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International Socialist Review, Summer 1966


Henri Vallin

Nkrumah’s Downfall


From International Socialist Review, Vol.27 No.3, Summer 1966, pp.115-120.
Transcribed & marked up by Einde O’Callaghan for ETOL.


Friday, February 25, 1966, was a day of great rejoicing among imperialist and bourgeois circles the world over. Imperialists celebrated the downfall of the African nationalist who had led the first successful struggle of a colony in Black Africa for independence, an achievement that set off a chain reaction ending in political independence for nearly all the African states within ten years – Kwame Nkrumah.

As a leading theoretician of Pan-Africanism, Nkrumah again and again voiced the anger of the African nationalists over the repeated crimes and conspiracies of imperialism against the peoples of Africa: when Lumumba was murdered; when Ben Bella was overthrown; when Ian Smith got away with his Unilateral Declaration of Independence for a white settlers’ regime in Southern Rhodesia against the sham “resistance” and “boycott” organized by the “Labour”imperialists in power in London.

Nkrumah’s book Neo-Colonialism – the Last Stage of Imperialism, which was published last year, met with an angry public response from G. Mennen Williams, Assistant Secretary for African Affairs in the US State Department, because of its indictment of the role of American capital in consolidating the economic stranglehold of imperialism over Africa after most areas had won independence. A loan granted to Ghana was even cancelled due to the outcry in Wall Street over the book.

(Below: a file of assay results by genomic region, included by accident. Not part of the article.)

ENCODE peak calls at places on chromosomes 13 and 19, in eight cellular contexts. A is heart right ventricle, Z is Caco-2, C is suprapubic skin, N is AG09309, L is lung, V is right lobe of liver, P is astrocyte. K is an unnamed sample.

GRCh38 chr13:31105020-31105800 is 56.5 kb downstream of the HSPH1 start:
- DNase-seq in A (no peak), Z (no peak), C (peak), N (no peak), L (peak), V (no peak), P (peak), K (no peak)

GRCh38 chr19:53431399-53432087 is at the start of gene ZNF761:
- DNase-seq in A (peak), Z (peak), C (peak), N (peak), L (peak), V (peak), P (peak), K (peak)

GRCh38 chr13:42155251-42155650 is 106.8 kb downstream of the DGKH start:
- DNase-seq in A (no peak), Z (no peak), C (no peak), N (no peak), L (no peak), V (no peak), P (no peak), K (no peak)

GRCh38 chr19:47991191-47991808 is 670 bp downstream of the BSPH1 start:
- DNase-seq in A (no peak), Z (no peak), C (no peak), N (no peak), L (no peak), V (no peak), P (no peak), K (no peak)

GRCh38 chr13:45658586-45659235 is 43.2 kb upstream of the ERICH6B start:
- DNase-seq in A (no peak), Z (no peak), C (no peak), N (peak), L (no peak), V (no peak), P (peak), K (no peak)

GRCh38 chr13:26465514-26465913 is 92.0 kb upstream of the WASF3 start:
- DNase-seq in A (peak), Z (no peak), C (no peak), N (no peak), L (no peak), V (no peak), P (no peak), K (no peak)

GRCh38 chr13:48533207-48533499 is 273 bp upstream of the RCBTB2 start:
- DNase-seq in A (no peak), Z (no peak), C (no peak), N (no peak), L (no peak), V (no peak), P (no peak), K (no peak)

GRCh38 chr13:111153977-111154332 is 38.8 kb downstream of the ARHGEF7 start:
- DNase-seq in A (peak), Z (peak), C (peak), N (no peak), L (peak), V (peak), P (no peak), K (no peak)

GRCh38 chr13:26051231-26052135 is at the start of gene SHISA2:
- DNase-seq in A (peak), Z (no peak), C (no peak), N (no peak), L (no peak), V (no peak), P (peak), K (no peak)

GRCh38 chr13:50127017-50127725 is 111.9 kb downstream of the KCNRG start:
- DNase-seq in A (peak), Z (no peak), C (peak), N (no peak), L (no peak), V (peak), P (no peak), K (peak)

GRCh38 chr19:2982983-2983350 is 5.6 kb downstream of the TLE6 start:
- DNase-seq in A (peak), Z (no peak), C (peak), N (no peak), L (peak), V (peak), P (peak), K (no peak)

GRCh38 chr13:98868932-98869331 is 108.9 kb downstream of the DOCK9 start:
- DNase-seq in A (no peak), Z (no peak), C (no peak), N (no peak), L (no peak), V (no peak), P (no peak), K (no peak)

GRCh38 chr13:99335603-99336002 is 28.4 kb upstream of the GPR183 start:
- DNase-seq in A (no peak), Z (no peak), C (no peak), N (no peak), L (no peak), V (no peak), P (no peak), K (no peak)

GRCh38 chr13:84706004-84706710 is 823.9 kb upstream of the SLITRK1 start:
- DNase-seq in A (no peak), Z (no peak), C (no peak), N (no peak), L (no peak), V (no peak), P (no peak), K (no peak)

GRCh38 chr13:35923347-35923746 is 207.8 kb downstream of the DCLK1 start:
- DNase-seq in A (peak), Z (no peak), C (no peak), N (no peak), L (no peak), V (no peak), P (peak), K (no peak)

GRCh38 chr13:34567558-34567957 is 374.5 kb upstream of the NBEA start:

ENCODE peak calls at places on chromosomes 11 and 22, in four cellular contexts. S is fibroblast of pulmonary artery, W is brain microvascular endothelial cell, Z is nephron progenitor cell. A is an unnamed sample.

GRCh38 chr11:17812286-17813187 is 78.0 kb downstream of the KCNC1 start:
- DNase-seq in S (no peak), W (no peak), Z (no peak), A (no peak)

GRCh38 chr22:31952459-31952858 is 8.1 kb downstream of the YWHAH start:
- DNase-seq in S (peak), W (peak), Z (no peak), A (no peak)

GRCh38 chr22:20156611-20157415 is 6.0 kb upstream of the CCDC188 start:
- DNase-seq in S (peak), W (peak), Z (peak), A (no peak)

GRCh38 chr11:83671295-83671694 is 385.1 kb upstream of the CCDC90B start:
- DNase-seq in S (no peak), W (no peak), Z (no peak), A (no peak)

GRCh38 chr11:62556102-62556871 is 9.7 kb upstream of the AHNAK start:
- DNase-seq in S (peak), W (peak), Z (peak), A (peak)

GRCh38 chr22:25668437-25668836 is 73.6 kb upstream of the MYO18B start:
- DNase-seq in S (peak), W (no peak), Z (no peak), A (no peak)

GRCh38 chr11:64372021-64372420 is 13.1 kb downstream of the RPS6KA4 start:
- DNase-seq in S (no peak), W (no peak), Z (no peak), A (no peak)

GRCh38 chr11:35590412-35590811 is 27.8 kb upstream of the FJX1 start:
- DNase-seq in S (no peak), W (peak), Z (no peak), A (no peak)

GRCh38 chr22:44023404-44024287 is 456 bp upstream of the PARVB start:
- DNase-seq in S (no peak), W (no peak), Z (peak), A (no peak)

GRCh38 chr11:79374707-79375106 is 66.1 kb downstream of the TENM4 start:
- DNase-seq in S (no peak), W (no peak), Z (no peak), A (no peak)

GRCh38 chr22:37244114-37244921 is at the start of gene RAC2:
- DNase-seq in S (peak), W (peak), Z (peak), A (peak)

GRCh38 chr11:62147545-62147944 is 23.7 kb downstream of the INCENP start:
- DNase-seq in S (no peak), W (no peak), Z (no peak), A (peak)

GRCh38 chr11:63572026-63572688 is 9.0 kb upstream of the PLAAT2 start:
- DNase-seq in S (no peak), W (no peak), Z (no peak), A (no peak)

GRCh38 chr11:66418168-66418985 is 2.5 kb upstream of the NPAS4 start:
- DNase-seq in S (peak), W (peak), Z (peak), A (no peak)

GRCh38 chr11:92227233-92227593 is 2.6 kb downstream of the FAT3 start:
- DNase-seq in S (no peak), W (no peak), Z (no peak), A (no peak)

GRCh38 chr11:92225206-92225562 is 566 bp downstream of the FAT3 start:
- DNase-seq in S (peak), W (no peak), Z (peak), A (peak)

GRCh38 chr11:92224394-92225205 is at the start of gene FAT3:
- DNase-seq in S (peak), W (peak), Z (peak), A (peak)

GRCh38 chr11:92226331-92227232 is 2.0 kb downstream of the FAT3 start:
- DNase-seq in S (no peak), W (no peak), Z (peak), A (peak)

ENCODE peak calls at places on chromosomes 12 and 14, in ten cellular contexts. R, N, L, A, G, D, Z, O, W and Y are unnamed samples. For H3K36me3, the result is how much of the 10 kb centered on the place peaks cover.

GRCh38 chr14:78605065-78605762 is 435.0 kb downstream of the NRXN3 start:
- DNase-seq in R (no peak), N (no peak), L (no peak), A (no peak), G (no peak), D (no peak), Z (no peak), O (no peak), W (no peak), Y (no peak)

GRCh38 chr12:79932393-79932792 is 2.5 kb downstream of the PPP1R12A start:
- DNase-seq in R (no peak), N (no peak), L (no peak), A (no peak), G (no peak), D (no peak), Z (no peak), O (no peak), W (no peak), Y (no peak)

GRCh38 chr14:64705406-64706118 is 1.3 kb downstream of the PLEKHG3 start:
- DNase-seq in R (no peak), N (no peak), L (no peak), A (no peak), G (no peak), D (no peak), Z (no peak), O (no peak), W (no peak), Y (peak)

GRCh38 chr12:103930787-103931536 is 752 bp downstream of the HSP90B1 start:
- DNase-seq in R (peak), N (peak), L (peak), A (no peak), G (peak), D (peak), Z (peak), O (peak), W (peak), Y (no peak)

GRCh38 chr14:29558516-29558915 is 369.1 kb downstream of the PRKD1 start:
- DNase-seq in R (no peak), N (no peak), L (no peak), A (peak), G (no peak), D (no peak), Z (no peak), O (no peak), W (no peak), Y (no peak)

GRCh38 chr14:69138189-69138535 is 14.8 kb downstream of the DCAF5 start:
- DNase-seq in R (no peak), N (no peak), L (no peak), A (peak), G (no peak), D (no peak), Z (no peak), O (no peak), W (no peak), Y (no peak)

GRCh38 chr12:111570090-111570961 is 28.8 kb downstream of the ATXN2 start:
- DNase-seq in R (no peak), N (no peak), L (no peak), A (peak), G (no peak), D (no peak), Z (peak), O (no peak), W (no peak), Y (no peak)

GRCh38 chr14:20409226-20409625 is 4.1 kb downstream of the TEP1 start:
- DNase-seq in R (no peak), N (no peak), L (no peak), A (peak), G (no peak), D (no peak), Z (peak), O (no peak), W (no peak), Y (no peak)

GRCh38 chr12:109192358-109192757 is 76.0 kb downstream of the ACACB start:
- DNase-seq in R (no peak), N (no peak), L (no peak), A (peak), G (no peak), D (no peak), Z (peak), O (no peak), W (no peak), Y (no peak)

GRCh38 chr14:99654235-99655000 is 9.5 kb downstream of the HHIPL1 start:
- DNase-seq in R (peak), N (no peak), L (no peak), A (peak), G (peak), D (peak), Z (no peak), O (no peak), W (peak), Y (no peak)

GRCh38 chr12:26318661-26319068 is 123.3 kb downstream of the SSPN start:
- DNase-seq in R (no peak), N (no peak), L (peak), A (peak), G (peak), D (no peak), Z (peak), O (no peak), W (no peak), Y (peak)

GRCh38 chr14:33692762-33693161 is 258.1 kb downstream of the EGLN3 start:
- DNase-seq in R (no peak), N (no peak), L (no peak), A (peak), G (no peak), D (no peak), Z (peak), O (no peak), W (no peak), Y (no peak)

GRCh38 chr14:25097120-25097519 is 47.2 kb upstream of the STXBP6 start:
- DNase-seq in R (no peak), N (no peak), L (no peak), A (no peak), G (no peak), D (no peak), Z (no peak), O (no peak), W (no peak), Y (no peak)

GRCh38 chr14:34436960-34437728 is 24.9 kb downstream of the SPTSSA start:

The rejoicing of the world bourgeoisie was due not only to dislike for Kwame Nkrumah. The March 6 London Sunday Times carried a headline, Ghana swings to the West. The generally well-informed Paris daily Le Monde declared March 4 that the “National Liberation Council” installed in power through the February 25 military putsch was preparing to restore industry in Ghana to private ownership. In fact, what began that day in Ghana was to all intents and purposes a counterrevolution.

Revolutionary socialists have many criticisms to make of Kwame Nkrumah. They are quite able to analyze the reasons why his policies led to his own downfall. But they are not so factionally blinded as to fail to recognize a counterrevolution when they see one. Their duty is to oppose it and intransigently fight against it whatever the shortcomings of the regime it seeks to topple. For revolutionists all over Africa, February 25 was a Black Friday indeed!